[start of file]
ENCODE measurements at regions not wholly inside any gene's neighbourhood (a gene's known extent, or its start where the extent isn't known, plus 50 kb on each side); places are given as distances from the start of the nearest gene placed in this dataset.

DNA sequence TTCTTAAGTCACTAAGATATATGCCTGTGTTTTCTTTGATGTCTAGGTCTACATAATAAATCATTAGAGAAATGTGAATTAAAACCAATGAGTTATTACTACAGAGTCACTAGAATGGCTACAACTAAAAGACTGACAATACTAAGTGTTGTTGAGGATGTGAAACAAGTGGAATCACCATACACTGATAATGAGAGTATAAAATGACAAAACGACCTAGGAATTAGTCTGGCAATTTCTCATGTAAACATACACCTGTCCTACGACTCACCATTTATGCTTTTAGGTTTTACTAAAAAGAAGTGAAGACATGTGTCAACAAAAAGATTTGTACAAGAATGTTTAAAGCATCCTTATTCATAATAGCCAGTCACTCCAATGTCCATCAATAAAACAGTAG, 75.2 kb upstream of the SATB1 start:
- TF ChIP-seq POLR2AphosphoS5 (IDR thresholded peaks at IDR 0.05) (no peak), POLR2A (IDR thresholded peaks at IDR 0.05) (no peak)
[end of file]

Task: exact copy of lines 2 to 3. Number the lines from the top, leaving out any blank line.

DNA sequence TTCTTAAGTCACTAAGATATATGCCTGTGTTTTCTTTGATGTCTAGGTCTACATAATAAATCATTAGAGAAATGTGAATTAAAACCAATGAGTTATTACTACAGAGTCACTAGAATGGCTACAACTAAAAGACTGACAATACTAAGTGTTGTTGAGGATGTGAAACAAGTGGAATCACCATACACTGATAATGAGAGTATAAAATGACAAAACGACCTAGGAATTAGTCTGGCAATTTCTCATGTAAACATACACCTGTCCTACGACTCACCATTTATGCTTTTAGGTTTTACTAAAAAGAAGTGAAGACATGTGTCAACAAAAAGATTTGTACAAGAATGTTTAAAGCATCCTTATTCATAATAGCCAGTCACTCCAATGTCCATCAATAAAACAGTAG, 75.2 kb upstream of the SATB1 start:
- TF ChIP-seq POLR2AphosphoS5 (IDR thresholded peaks at IDR 0.05) (no peak), POLR2A (IDR thresholded peaks at IDR 0.05) (no peak)